News reporter Yan Bingguang (颜秉光) was fired by China’s official Xinhua News Agency this week after she was found to have used her own relatives as sources in a number of news reports. The scandal began, as so many scandals in China now do, on the Internet, as web users subjected Yan’s reports to scrutiny and the allegations were followed up by her employer.
Yan has now become something of a sensation on China’s internet. Web users have compiled the whole series of news reports she wrote using her own relatives as her chief news sources, and Yan has been dubbed China’s “greatest journalist,” a title obviously granted in jest.
Faking news stories is of course not altogether new, but Yan’s case is certainly an exceptional one. Her habitual use of her own family members as source material has been laid out, plain for all to see, by Internet users. The scandal, though comic in its overall effect, should really get us thinking.
As Xinhua News Agency and many web users have read this case, Yan Bingguang’s conduct stems from poor professional ethics and a lack of regard for media credibility. The work of the journalist is largely the work of conscience. Those who aren’t interested in the public’s right to know or in social justice would do best to stay clear of this profession. And yet, as it happens, our profession is full of the crooked and the shifty. It’s only that many journalists are more clever than Yan Bingguang in concealing their crimes.
Much of the anger being vented over Yan’s conduct is actually the product of festering frustration over the quality of news coverage in our country. I still remember how, in 2008, Xinhua News Agency reported in detail on the successful launch of the Shenzhou 7 rocket, which had not yet occurred. And reporters have been jailed before in China for attempting to extort money from companies or individuals.
The reports from Yan Bingguang that have come under scrutiny don’t deal with sensitive political issues. They report information about the trifling details of life — kids going on holiday, the weather changing in Harbin, family reunion dinners and the like. Why did she do this? The answer, obviously, is that she wanted to do her job in the most basic sense, by successfully filing stories.
But the more important question is how she was able to do what she did. How was her conduct able to continue without raising alarms from other editors or reporters? It is certainly an indictment of how the entire editorial system works that web users were able so easily to lay out a record of Yan Bingguang’s longstanding deception [while her employer apparently noticed nothing]. In this case, the system clearly failed the test.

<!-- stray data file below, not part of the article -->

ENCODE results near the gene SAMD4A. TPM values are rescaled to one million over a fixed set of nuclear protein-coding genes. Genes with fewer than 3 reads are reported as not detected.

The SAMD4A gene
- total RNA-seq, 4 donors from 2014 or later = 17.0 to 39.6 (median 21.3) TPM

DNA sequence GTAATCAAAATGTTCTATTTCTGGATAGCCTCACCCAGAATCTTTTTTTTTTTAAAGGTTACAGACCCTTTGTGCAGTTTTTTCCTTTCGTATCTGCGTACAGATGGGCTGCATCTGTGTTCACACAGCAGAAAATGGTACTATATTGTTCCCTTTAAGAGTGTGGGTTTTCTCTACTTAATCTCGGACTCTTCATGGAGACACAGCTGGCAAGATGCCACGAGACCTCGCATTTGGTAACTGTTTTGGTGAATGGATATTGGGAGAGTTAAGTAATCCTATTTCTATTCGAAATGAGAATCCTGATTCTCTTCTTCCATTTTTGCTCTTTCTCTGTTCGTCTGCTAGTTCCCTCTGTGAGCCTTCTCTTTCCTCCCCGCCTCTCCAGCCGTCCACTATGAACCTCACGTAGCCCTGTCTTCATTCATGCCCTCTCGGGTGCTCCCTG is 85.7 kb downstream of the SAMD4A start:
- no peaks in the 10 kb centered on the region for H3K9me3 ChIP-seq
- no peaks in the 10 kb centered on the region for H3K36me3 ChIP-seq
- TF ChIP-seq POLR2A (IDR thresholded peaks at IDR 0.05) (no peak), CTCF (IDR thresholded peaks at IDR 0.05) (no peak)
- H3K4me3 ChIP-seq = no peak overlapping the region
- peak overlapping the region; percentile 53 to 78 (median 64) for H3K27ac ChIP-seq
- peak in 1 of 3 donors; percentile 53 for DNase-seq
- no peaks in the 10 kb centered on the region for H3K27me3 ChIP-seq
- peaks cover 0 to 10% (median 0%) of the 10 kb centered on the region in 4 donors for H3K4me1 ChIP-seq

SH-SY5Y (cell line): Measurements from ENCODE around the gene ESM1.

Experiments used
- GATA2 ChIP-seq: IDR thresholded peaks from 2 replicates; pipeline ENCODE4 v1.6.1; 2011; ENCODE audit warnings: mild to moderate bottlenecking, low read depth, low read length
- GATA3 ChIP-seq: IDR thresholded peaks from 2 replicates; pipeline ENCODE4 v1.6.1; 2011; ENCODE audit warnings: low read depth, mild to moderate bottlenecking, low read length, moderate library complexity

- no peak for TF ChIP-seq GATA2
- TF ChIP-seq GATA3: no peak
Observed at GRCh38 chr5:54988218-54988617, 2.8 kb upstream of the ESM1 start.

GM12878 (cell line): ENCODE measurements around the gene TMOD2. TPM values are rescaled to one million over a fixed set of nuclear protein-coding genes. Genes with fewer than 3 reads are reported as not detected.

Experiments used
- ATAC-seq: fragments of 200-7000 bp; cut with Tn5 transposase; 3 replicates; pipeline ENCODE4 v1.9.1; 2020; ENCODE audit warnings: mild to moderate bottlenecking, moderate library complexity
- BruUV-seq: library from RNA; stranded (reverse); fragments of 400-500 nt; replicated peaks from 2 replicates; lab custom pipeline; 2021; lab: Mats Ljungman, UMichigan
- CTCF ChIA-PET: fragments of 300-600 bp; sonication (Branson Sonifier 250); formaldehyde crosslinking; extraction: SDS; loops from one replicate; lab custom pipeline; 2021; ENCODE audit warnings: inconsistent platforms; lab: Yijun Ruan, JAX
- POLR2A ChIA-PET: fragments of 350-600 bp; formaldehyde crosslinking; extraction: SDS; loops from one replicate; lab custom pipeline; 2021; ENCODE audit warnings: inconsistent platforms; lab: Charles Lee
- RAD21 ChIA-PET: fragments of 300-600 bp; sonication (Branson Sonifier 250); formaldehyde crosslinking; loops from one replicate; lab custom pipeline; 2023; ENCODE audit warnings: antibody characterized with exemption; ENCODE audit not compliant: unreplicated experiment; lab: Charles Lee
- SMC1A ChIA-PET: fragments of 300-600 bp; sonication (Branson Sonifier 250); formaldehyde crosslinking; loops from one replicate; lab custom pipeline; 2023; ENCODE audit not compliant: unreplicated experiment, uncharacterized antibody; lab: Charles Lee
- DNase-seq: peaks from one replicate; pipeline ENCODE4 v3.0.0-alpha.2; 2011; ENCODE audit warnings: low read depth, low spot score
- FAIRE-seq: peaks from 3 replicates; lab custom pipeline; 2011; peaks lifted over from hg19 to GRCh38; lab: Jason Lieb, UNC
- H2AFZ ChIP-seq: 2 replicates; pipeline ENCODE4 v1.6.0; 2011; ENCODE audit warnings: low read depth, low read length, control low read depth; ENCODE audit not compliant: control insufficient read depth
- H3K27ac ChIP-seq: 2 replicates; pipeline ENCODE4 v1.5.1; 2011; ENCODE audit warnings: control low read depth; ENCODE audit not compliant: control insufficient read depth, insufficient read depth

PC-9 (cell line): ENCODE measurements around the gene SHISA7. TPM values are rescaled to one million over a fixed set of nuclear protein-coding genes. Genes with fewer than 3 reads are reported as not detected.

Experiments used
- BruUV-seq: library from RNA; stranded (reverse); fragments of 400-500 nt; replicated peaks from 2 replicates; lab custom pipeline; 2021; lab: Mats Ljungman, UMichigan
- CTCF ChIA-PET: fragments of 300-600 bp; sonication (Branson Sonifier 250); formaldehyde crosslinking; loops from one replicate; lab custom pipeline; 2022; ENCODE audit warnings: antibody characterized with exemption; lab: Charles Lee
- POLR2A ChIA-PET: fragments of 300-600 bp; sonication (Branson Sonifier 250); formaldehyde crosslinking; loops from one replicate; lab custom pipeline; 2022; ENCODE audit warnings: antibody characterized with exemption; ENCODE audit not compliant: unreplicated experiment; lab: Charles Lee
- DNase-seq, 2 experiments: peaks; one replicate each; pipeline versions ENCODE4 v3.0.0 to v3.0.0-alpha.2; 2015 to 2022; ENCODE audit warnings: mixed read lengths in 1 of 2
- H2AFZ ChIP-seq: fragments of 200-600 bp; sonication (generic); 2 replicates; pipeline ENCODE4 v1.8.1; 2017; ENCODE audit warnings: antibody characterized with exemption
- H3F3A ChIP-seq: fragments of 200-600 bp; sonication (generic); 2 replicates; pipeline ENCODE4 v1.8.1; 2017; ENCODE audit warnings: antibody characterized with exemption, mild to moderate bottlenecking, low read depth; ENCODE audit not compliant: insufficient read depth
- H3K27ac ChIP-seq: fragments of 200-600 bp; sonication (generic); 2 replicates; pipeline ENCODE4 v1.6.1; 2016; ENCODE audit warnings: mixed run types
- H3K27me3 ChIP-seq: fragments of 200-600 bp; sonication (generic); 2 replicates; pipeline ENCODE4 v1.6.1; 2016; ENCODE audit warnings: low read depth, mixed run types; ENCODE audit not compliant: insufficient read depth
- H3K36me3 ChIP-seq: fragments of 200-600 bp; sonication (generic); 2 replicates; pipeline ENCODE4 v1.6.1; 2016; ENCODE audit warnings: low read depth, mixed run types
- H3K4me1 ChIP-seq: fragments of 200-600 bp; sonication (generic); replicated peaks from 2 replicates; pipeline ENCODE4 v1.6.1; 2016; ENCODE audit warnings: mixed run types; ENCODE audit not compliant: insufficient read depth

In fact, not all of Yan Bingguang’s reports were fabrications. Perhaps it could even be said that the majority of them were truthful. web users were able to get a handle on what she was doing precisely because her family members appeared repeatedly in her reports under their real names. Put all together, her news reports read like a diary of family life. Web users have poked fun at her, saying that her husband has now become a nationwide media darling, thanks to her reports and the ensuing scandal], even though he’s nothing but an ordinary teacher.
This comical result comes about precisely because Yan Bingguang’s reports preserve a great deal of truth. How different would these reports be if the names had been changed to “Mr. Wang,’ “Miss Li” and “Grandma Zhao”? They wouldn’t be much different at all. The question is why these trifling records of ordinary life have been transformed again and again into news?
Of course journalists should be attuned to the mundane details of life. But if the quotidian life of an ordinary citizen becomes the routine focus of news reports outside the context of more significant and newsworthy issues, we must ask tougher questions about why this is happening.
To put a finer point on it, another key reason why these news reports on Yan Bingguang’s family life were able to escape notice and censure is precisely because they dealt with vapid and insignificant issues [and were therefore unlikely to cause trouble]. [NOTE: Chang’s implication here is that editor’s at Xinhua were so preoccupied in looking for political red flags that they were blinded to ethical and professional ones.]
What issues did Yan’s reports deal with at all? How could she file so many banal reports?
Read Yan Bingguang’s reports carefully, then think of many of the images we see on our television sets, and the reason becomes clear. The bulk of what we see is empty and superficial. When Chinese New Year rolls around, we hear about how happy the people are this year; when it snows, we hear about how this promises a fruitful year to come; or, in a dramatic departure from the focus all the rest of the year [i.e., Party and government leaders] we are treated to gestures of solicitude for the welfare of the ordinary people.
We see the same reports every year, repeated endlessly. They don’t require that journalists go and do real reporting, and there are so many journalists who turn to those near and dear to accommodate this appetite for empty news. And so long as such reports persist, it will make little difference that a single Yan Bingguang has been fired from her news post.
This editorial originally appeared in Chinese at Oriental Daily. Some points have been clarified, such as the fact that the premature report on the Shenzhou 7 mission in 2008 was by Xinhua News Agency.